On day one of the 2022 Winter Olympics, German speed skater and nine-time Olympic medalist Claudia Pechstein broke a few records despite finishing off the podium.
Competing in the women’s 3000m, the 49-year-old Pechstein became both the oldest woman to compete at a Winter Olympics and the second athlete – and only woman – to compete in eight Winter Games.
Pechstein also saw her 20-year-old Olympic record in this event destroyed. Dutch skater Irene Schouten crossed the line in 3:56.93 to win gold, breaking Pechstein’s Olympic record by 0.77 seconds. Pechstein finished in four minutes, 17.16 seconds, last in the 20-athlete field.
Italy’s Francesca Lollobrigida claimed silver while Canada’s Isabelle Weidemann picked up bronze.
Of the three medalists, only Lollobrigida was alive (just one year old) when Pechstein won her first Olympic medal – a bronze in the 5000m – at the 1992 Albertville Winter Games.
The previous women’s Winter Olympic age record was held by Anne Abernathy, a luger from the U.S. Virgin Islands who was 48 at her fifth Olympics in 2002.
If Pechstein wants to break the overall age record, she’ll need to keep competing til at least 2034 Winter Games. That record – according to Olympedia.org – is held by Swedish curler Carl August Kronlund, who was 58 years, 158 days old when he won silver in curling at the inaugural Winter Olympics in 1924.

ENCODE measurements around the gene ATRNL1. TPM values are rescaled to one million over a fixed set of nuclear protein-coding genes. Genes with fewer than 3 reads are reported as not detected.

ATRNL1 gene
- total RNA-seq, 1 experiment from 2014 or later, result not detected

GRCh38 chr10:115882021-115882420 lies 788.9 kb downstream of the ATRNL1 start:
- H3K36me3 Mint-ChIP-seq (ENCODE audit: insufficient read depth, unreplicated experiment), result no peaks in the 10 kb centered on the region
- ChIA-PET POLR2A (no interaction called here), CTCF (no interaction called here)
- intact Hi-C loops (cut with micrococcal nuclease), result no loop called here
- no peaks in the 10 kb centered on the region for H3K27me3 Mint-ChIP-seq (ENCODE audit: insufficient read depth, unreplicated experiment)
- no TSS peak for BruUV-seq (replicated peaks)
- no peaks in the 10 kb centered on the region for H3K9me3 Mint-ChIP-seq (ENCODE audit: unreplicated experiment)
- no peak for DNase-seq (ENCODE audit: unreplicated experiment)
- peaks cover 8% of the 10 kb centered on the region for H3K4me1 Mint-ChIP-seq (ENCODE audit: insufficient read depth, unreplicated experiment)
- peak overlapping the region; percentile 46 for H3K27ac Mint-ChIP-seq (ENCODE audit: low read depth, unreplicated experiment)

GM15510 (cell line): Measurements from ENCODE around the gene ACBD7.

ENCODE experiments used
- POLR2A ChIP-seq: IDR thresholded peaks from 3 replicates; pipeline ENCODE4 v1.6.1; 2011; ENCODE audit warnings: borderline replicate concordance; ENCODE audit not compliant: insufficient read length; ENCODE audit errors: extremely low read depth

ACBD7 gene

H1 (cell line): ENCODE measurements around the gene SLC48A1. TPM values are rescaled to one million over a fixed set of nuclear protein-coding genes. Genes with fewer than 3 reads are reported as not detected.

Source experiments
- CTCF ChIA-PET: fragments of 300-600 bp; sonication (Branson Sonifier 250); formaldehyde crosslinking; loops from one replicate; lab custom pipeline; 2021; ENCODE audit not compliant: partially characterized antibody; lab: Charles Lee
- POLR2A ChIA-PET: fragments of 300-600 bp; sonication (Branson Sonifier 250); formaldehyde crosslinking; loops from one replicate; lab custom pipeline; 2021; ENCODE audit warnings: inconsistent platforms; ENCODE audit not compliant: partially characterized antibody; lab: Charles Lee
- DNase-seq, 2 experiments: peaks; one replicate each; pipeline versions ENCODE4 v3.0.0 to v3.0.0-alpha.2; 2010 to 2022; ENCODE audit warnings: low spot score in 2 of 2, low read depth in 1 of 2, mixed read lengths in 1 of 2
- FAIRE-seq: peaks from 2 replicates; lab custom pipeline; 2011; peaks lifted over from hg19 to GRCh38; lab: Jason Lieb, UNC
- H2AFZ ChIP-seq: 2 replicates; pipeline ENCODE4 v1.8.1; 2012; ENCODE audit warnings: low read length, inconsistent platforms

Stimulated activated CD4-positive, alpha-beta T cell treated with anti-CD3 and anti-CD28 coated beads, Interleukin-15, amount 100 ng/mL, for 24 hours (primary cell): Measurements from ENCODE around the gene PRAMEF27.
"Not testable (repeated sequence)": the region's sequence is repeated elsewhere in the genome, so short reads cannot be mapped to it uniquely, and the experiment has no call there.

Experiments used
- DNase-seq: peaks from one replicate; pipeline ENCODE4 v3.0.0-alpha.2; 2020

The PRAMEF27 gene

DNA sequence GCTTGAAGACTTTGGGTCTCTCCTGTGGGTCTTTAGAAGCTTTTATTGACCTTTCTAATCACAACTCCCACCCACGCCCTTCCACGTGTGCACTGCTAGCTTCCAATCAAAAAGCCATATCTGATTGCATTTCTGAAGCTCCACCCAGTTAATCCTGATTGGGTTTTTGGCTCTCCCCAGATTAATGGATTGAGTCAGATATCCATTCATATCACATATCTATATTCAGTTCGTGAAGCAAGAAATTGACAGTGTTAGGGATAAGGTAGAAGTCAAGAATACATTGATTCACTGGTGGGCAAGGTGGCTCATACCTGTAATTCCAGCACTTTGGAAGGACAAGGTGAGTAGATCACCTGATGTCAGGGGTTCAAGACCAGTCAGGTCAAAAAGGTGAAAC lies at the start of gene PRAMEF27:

Pechstein now shares the Winter Olympic participation record with Japanese ski jumper Noriaki Kasai, who competed at his eighth Games in PyeongChang. The 2022 Beijing Winter Olympics would have been Pechstein’s ninth Olympics, but a blood doping ban in 2009 kept her out of the 2010 Vancouver Games.
Pechstein is also expected to compete in speed skating’s mass start event, which will be held on Saturday, February 19. The Berlin resident turns 50 on February 22, two days after the Closing Ceremony of the 2022 Winter Olympics.
Earlier this week, when asked what her goal was for the Beijing Games, Pechstein replied with a laugh and a fitting answer for these Olympics: “To be negative for Covid.”
The NBC Olympics research team contributed to this report.
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